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Does trophy fishing put fish populations at risk?

image: two boats full of fishers on NC waters.

World records suggest certain species are under pressure.

Research Need

For decades anglers have enjoyed trying to catch the largest fish for a prize. Although commercial fishing globally remains a principal cause of population declines for many species, there is rising concern that trophy fishing also causes harm. One reason is that the largest and oldest members of a fish population — in other words, the fish targeted in trophy fishing — have more offspring and better survival rates than younger, smaller fish.

The rapidly increasing numbers of recreational anglers worldwide makes it difficult to explore their impact on trends in fish populations. Could fishing world records provide insight into the impact of recreational fishing on fisheries?

What did they study?

Researchers analyzed 80 years of data from the International Game Fish Association database, to determine how trophy fishing trends have changed over time and whether they pose a threat to fish populations globally. The team focused on all-tackle records for saltwater species caught in oceans and coastal areas. They examined how the size and location of record catches have changed over time, in particular for threatened species.

What did they find?

The number of record catches, and the number of different species receiving records, has increased over time, especially since the 1980s. The average size of record catches, however, decreased, from 370 pounds in the 1950s to 18 pounds in the 2010s, as anglers focused on different species of fish that grow to shorter maximum lengths. Record catches for threatened species decreased by about 66% over the past two decades.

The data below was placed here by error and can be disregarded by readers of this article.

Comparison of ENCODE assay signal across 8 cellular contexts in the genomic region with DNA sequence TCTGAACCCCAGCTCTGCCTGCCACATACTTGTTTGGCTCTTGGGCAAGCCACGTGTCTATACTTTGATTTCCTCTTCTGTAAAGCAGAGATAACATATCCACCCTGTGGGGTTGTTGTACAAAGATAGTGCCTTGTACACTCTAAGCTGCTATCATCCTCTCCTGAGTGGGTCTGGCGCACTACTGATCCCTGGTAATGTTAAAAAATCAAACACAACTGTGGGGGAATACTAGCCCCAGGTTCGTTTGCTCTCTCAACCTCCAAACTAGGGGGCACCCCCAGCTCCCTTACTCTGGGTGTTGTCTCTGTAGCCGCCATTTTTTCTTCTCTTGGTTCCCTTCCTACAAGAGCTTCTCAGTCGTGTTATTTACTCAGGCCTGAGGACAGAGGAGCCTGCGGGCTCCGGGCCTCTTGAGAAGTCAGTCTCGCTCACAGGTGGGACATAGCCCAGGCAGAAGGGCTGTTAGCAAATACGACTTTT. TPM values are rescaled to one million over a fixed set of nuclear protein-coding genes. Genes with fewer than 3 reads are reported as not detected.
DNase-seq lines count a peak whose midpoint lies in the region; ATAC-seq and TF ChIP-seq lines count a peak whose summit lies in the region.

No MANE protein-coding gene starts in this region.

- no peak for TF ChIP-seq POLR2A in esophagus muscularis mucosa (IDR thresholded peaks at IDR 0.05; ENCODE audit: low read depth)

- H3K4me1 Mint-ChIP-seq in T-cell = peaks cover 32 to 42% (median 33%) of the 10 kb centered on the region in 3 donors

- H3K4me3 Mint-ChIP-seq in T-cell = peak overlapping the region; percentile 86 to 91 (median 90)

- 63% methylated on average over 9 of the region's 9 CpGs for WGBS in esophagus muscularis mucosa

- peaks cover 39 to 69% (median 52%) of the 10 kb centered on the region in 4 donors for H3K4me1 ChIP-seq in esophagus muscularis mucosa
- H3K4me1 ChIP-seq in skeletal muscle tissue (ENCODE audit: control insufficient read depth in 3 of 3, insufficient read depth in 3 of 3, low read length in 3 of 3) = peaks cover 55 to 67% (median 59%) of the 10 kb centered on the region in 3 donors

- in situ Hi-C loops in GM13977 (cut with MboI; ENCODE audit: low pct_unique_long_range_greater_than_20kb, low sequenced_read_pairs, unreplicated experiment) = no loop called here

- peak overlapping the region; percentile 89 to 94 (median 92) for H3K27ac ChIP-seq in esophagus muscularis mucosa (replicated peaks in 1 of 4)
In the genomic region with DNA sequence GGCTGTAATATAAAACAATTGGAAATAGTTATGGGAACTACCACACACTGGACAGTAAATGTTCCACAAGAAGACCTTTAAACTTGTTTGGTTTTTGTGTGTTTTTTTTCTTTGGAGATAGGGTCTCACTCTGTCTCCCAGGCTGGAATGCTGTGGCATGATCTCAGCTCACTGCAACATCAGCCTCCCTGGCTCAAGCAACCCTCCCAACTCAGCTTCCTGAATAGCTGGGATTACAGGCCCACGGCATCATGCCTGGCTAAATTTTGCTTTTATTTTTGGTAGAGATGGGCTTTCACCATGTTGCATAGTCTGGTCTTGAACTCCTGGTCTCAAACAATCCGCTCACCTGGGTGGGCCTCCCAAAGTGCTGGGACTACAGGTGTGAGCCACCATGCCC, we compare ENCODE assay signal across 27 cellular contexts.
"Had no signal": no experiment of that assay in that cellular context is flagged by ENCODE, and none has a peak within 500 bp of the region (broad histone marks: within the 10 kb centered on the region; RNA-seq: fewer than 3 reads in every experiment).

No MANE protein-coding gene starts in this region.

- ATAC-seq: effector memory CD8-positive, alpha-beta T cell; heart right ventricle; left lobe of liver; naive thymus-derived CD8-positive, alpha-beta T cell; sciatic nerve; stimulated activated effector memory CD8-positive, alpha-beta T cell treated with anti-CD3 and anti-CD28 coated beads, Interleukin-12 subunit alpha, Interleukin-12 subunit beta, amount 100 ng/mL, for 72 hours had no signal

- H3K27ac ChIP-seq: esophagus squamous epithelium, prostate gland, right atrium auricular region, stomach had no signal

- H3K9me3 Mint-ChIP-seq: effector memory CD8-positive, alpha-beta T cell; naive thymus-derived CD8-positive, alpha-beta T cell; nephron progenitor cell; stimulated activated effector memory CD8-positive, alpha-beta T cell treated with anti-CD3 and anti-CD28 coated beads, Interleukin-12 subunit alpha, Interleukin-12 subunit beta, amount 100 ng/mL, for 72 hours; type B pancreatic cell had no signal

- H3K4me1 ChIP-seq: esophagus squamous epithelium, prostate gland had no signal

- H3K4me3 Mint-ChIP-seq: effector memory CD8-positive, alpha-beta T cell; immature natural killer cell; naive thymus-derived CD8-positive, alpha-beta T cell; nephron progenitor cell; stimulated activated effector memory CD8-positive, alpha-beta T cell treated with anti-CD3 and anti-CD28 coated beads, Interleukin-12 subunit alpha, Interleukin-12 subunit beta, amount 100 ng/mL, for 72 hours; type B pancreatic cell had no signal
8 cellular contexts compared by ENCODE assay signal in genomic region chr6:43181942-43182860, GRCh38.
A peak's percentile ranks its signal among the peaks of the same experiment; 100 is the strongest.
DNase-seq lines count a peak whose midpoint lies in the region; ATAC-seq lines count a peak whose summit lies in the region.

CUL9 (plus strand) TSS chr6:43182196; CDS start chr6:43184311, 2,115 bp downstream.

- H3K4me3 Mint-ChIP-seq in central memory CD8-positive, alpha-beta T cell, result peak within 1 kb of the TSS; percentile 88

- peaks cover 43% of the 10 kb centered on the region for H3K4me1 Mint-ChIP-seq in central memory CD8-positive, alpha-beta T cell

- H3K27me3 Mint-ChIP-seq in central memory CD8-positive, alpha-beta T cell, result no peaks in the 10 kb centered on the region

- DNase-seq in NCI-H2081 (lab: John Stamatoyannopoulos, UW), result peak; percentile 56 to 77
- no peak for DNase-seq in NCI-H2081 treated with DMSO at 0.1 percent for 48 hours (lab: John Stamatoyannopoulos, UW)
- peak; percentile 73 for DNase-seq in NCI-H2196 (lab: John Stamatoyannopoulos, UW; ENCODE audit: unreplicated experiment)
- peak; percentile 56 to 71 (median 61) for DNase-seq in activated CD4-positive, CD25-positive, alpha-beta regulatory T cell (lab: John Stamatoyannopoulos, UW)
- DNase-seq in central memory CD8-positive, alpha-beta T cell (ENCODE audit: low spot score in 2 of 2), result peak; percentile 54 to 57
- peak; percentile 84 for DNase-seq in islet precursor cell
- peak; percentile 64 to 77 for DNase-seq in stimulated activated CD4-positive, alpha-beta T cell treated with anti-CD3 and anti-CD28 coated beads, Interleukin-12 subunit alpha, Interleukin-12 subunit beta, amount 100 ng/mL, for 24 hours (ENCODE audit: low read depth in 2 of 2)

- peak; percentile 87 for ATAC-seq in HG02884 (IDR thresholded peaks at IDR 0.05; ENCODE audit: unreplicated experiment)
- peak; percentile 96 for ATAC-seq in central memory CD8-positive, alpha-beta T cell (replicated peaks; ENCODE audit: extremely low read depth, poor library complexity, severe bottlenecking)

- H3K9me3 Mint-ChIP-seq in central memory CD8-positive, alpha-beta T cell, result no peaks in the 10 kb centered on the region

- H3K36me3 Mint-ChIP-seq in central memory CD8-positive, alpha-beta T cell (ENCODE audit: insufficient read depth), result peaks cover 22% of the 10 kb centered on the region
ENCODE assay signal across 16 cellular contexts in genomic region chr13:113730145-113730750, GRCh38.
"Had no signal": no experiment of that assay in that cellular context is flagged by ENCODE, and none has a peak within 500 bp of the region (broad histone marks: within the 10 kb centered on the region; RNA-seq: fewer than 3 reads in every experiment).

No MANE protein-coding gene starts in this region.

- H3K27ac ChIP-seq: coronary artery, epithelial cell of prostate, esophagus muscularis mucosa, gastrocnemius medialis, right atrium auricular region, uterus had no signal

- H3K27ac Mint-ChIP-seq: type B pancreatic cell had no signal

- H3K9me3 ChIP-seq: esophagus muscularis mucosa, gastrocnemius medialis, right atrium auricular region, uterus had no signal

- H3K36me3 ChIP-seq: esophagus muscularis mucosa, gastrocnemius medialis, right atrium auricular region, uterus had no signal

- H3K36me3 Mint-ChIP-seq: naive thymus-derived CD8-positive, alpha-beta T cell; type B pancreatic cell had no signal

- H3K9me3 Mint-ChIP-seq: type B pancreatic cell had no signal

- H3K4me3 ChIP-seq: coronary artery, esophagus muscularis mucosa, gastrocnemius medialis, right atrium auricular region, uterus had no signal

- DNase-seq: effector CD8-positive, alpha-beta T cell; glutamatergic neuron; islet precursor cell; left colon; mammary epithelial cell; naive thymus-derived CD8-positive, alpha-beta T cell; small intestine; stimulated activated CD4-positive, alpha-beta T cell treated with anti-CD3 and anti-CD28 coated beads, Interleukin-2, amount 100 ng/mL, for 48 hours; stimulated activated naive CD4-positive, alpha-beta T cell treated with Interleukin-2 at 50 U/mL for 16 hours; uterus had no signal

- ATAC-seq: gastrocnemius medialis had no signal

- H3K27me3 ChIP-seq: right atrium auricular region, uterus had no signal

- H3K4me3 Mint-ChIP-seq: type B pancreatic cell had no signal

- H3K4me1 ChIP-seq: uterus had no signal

The research team also observed record catches spreading around the globe over time. Historically, anglers have made most record catches around the U.S. coastline, especially in south Florida, but Japan and New Zealand particularly saw increases in record catches over the past two decades.

So what?

Over the past 80 years, trophy anglers have moved toward catching a wider variety of smaller species, particularly in the U.S. The shift may be due to the declining abundance of larger fish species — including threatened species — and the increasing difficulty in catching “trophy-sized” fish, raising concerns for conservation.

The authors acknowledge that the data may not be completely reliable due to potential incompleteness and glitches in the archives of world record catches. They note that the records inherently underestimate the number of fish caught in trophy efforts and highlight the need to collect data for “near-miss records” — catches that almost break a record — to better understand the impact of trophy fishing.

To keep trophy fishing sustainable, the research team encouraged catch-and-release initiatives, especially in hotspot areas. For example, the International Game Fish Association introduced an “all-tackle length” category, which involves measuring a catch’s length, rather than weight. 

While catch-and-release practices don’t guarantee a fish’s survival, anglers can take steps to improve their effectiveness, such as:

  • Appropriate hook removal techniques, like unhooking devices or circular hooks. 
  • Measuring fish underwater, using landing nets, bump boards, or methods such as estimating length based on proportion (like the distance between the nose and dorsal fin).
  • Assessing fish for injuries or stress and allowing recovery time. 

Anything else?

Against the general trend, 2009 saw a decline in the number of record catches, which could be a result of decreased wealth and spending during the global financial crisis. Further research could reveal similar effects from the COVID-19 pandemic and continued global economic uncertainty. 


Boon, J. S., Vaudin, G., Millward‐Hopkins, H., O’Leary, B. C., McClean, C. J., & Stewart, B. D. (2024). Shifts in the size and distribution of marine trophy fishing world records. Aquatic Conservation: Marine and Freshwater Ecosystems, 34, e4051.


Funding was provided by the Natural Environment Research Council.

Lead image: fishers on NC waters, Adobe Stock Images.

The text from Hook, Line & Science is available to reprint and republish at no cost, but only in its entirety and with this attribution: Hook, Line & Science, courtesy of Scott Baker and Sara Mirabilio, North Carolina Sea Grant.

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